Wednesday, April 29, 2015

Medieval Romance Giveaway--Part Two

Welcome to Part Two of Debbie Lynne Costello's guest appearance here at Woman of Faith, and to her giveaway. To enter the drawing for a free copy of SWORD OF FORGIVENESS, simply leave a comment after the post. Winners will be drawn next week and the announcement given on Friday, May 1st. (If you also comment on Part One of this drawing, you'll have more than one entry. Both comments will count.)
Please Note: Winners must reside within the 48 continental states. One winner will receive a kindle  ebook and one a paperback. Winners are chosen using random.org. 


Welcome, Debbie Lynne Costello. I'm grateful for your generosity to my readers!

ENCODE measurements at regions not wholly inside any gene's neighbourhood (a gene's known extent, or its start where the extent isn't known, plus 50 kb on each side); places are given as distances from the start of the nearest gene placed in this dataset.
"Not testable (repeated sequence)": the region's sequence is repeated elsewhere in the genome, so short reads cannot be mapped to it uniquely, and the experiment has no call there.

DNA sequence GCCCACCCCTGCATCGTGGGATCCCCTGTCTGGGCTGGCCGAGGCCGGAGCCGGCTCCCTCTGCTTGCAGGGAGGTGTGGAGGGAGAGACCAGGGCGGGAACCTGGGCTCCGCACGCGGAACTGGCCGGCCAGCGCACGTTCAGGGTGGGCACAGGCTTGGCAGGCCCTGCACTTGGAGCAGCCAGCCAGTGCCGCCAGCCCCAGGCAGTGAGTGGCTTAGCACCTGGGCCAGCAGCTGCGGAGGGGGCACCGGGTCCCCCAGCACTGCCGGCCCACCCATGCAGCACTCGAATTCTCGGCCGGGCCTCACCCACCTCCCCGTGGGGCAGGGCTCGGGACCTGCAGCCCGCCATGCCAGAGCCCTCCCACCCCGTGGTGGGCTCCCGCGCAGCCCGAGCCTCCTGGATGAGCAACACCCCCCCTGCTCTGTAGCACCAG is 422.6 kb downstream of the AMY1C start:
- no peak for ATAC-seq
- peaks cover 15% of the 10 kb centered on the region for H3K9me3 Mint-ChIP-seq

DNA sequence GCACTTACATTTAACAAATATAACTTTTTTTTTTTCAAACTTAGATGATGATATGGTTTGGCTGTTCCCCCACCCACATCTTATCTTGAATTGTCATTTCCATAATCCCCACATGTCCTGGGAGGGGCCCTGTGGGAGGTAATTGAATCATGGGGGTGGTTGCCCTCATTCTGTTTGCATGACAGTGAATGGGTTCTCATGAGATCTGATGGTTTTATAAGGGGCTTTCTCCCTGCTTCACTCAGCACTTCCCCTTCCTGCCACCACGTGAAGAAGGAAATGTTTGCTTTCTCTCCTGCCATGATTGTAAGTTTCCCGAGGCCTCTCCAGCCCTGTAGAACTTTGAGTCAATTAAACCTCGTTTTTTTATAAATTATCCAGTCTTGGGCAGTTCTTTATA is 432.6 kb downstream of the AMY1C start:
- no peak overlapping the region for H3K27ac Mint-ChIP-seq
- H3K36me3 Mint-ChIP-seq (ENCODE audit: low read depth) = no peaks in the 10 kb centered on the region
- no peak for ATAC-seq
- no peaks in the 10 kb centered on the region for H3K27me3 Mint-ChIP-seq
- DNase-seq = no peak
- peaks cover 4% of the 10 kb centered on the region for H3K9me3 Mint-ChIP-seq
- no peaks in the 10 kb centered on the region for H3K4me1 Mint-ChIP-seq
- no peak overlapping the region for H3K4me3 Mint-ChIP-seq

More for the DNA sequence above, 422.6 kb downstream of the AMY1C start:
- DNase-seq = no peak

Linore, thank you for having me on your blog! I’m excited to chat with your followers.

And, readers, if you join my newsletter you'll  know when I do other giveaways. To be notified, send me an email at DebbieLynneCostello (at) hotmail (dot) com. 

A Peek at Fourteenth Century Fashion 

by Debbie Lynne Costello

Clothing styles have always changed, even back in medieval times. While changes were slower than today, styles did come and go.  And fashion within the same style varied from country to country. My story is set in the late 1300’s (fourteenth century) but an interesting fact is that as early as the 15th century sumptuary laws* began to regulate the cost of clothing. This included the length of items such as shoes, hoods, and trains. 



*Note: According to the Encyclopedia Brittanica, sumptuary law is "any law designed to restrict excessive personal expenditures in the interest of preventing extravagance and luxury."